Jeju’s Choice: Militarization & Profit, or Preservation?

Jeju’s Choice: Militarization & Profit, or Preservation?

 

Posted 30 September 2010, by Rebecca Smith, Kyoto Journal, kyotojournal.org

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One of the paradigmatic images of creation is the island that suddenly manifests itself in the midst of the waves. —Mircea Eliade

JEJU ISLAND Is indeed a living symbol of island as creation. Mount Halla, a volcanic mountain at the island’s center, gave birth to Jeju two million years ago. The cone’s lake-filled crater and other crater lakes in the hundreds of smaller “parasitic” cones on Halla retain rainwater, making abundant life possible. Groundwater from Jeju’s wetlands, including the naturally formed Gotjawal Forest surrounding Halla, provides the main water source for the island’s 500,000 residents. Little wonder that Halla is considered a sacred mountain.

Jeju’s biodiversity is richer than any region of the Korean Peninsula. About 200 endemic plant species are found on the island, along with half of Korea’s endangered plant and animal species. Polar plant species that advanced southwards during the Ice Age live on Halla’s summit. Over 1565 species of plants and 1,179 species of animals live in Halla’s habitat, not including unknown species. Two new mushroom species were discovered last year. The southern coast is a soft coral habitat home to tropical fish and hundreds of dolphins that migrate from Alaska via the Pacific Ocean to stay off the Gangjeong coast every summer. Moreover, Jeju is marked by distinctive people who speak their own dialect — rooted in farming and fishing village life — more informal than other regional cultures on the Korean peninsula.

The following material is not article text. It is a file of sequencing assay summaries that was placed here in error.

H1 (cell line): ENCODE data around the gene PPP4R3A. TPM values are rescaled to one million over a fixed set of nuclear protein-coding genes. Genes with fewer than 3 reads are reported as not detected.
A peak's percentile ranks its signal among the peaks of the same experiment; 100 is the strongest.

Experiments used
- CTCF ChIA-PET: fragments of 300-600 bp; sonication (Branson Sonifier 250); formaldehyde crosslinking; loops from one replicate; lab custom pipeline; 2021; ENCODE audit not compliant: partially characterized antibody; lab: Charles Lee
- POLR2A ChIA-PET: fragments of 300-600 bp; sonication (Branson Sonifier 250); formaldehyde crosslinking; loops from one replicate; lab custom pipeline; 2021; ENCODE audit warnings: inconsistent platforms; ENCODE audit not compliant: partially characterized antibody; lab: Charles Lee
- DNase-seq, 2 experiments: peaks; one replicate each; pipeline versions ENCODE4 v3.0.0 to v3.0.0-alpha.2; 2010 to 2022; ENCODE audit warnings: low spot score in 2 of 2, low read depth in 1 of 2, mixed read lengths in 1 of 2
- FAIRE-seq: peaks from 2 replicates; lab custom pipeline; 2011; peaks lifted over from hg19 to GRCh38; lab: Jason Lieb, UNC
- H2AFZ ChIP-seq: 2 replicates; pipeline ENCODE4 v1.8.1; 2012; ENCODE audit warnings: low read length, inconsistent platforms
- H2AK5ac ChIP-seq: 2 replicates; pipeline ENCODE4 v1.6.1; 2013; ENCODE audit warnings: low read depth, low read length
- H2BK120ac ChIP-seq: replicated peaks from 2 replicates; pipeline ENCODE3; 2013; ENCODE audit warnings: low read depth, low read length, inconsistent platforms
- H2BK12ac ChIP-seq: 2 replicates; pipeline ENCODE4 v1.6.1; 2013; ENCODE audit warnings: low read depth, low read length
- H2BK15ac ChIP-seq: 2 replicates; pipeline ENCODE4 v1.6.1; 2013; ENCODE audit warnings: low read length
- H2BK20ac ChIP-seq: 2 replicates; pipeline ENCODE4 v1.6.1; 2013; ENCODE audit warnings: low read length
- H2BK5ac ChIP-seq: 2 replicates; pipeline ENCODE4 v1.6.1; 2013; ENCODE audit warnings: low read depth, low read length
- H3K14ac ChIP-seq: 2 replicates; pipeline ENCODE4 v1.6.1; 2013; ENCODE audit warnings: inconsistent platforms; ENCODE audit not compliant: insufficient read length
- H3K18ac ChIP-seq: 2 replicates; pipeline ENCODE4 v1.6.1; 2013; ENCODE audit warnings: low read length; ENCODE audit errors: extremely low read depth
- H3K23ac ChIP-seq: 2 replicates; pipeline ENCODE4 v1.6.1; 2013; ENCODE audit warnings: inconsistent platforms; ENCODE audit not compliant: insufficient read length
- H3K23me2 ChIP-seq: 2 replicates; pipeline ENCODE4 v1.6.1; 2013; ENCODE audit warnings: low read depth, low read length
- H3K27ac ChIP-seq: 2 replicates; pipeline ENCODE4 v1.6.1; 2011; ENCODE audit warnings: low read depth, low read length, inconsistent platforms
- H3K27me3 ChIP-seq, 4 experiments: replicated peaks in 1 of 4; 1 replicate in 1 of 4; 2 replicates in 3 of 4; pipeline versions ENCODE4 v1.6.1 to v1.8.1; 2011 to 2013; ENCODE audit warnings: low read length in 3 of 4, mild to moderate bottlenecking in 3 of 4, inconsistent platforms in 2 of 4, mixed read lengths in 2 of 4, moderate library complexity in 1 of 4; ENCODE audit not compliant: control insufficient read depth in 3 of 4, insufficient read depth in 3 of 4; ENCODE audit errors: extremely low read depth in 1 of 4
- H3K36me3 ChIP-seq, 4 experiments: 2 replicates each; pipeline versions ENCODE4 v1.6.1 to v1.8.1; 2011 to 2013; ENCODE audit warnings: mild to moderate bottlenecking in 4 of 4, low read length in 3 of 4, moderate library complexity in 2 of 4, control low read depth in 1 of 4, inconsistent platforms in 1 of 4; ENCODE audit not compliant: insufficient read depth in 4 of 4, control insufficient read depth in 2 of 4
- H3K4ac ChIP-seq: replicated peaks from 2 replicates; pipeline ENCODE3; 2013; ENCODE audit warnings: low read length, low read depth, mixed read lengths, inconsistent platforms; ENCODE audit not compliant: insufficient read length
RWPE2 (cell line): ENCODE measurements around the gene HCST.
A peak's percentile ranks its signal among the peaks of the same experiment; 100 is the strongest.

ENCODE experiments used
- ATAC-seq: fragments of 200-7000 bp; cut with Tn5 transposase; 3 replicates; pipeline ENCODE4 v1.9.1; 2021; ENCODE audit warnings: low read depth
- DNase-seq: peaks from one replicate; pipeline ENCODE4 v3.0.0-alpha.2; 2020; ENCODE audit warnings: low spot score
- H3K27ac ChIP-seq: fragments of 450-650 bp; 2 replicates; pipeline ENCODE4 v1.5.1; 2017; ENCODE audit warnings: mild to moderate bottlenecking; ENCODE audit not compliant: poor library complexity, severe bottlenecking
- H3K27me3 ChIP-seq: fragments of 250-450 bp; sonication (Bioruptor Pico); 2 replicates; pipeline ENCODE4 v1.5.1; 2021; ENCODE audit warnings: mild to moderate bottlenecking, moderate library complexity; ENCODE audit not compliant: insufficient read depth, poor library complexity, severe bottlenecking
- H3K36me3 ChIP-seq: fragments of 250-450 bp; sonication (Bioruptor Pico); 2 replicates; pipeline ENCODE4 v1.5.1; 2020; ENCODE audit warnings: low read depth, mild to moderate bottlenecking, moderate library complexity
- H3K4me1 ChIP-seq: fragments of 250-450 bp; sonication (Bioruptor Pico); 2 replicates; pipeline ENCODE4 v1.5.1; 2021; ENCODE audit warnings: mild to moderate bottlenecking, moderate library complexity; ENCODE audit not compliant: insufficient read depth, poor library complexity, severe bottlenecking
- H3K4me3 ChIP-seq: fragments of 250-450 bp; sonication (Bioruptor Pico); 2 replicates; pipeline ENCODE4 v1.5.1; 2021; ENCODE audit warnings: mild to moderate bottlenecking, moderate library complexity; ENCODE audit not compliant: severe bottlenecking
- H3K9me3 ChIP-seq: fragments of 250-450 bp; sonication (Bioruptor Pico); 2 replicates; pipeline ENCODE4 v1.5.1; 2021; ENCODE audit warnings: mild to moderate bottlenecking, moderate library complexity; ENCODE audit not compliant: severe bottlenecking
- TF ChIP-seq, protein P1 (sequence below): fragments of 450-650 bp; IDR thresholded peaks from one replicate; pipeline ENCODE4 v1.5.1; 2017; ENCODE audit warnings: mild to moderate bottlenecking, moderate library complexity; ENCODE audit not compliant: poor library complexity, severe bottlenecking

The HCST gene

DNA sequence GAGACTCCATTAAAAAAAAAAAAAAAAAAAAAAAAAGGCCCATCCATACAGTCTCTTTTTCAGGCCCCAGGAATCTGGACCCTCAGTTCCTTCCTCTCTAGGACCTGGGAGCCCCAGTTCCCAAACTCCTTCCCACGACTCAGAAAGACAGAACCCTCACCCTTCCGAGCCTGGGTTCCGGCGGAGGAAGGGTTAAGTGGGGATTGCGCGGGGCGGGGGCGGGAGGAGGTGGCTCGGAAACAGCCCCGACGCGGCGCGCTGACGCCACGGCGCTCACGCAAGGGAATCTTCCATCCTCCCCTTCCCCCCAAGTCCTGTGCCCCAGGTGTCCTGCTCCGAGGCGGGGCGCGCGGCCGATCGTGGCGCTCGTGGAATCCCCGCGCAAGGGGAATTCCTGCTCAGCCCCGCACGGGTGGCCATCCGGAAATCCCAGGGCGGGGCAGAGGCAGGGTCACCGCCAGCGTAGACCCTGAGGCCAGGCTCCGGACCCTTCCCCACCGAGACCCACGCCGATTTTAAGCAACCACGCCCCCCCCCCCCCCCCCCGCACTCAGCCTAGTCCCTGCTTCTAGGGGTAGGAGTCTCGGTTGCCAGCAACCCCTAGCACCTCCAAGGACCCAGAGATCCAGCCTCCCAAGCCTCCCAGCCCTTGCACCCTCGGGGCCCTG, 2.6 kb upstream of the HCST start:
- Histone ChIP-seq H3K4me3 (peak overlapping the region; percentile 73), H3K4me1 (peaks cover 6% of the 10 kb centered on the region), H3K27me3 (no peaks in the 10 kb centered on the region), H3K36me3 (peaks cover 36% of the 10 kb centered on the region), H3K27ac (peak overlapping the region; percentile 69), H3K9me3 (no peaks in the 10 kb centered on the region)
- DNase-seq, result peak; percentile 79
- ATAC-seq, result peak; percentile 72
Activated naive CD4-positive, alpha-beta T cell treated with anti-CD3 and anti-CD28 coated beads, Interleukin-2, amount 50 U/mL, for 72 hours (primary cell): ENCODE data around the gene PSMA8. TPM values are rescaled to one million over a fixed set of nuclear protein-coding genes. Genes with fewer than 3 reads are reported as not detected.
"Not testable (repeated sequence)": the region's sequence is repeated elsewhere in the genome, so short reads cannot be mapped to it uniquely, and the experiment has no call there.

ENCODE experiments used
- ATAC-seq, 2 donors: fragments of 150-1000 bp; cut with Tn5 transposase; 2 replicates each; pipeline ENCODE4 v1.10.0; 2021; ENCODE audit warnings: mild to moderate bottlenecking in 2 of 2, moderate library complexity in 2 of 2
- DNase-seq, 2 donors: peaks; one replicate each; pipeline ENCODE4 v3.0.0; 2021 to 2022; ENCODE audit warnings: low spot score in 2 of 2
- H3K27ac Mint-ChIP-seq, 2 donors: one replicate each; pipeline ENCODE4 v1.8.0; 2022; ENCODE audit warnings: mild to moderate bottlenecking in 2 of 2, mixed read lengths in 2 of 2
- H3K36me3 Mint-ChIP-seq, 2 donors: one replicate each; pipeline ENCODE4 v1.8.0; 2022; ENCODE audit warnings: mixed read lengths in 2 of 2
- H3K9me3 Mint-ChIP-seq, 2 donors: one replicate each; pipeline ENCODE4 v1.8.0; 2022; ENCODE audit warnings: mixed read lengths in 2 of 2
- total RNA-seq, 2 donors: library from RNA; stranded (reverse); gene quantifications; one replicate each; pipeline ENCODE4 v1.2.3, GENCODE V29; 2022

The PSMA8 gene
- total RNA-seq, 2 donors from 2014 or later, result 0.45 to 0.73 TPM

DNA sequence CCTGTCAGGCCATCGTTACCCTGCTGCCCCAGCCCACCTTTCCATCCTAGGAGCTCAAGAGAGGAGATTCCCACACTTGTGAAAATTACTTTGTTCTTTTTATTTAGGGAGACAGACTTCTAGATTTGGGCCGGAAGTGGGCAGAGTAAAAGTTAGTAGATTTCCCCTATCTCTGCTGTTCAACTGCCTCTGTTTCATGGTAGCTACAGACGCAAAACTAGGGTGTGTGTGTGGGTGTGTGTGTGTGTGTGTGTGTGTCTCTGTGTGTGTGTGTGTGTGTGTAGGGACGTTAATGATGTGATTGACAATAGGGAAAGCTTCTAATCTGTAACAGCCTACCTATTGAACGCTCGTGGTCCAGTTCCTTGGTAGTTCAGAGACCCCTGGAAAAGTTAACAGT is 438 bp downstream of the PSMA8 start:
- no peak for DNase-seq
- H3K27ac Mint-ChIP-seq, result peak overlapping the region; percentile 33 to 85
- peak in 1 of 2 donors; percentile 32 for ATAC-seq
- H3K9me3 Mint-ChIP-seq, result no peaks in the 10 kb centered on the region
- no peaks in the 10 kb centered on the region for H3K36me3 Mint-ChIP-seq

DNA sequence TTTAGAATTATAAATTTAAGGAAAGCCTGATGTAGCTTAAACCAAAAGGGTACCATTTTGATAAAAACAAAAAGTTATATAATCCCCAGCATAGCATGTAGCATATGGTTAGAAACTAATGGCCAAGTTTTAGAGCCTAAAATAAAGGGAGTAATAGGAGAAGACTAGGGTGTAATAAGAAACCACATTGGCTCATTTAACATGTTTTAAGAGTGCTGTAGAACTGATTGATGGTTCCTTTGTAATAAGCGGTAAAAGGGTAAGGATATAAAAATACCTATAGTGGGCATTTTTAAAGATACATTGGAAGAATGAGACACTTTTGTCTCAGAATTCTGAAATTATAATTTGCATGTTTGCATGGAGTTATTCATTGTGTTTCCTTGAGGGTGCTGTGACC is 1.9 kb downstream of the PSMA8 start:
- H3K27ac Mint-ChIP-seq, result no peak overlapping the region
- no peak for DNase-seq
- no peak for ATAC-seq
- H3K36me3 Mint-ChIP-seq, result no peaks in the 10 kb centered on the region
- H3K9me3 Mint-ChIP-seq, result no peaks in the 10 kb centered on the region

The island’s breathtaking natural riches justify acclaim and preservation. Halla is a national park. In 2001, the Korean Cultural Heritage Administration designated the southern coast a national monument protection area. In 2007, UNESCO named Jeju a World Heritage Site because of its “outstanding aesthetic beauty” that “bears testimony to the history of the planet.” The UN also named Jeju a biosphere preservation zone. Three wetland habitats are Ramsar sites.
Unfortunately, other parts of Jeju which is South Korea’s ninth province (170 km south of the peninsula and an hour’s flight from Seoul), are not protected. This is largely because sustainable development and threatened species management are not yet developed concepts in South Korea. In 2006 the federal government made a designation based on profit instead of preservation, naming Jeju a “free international city. This would make way for massive development, including casinos, theme parks, golf courses, and hotels.

In 2010, the city announced it wants to outdo Hong Kong and Singapore as an “Asian business hub” featuring a health care tourist town and an education complex. On top of that, the South Korean government wants to build a naval base at the farming and fishing village of Gangjeong on the southern coast. The soft coral reef is the only habitat for dolphins in all of Korea. Hundreds of Spinner Dolphins migrate annually from Alaska to Gangjeong through the Pacific Ocean, visiting every June to September.

In 2006, political science professor Ko Changhoonof Jeju National University, in cooperation with scholars at other universities around the world, began a series of workshops known as the “Peace Island School,” dedicated to a different kind of development based on  sustainability, the protection of peaceful co-existence, island heritages, and  environment. These workshops continue to attract many participants.

The choice before Jeju is that of an epic struggle — global urbanization, industrialization, and militarization versus natural preservation. We see this conflict playing out globally with pollution and degradation resulting from the kind of massive transformation that is now threatening Jeju’s distinctive biodiversity and regional culture. Indigenous species and cultures both need native habitat to survive. Overgrazing, fire, and tourist development have already altered Jeju. Will this island come to represent outdated and unsustainable global monoculture or new visions of peaceful preservation of ancient and unique natural and cultural heritage?

 

(Ed Note: Please visit the original site for more content associated with this article)

http://www.kyotojournal.org/biodiversity/BD_online/smith/smith.htm

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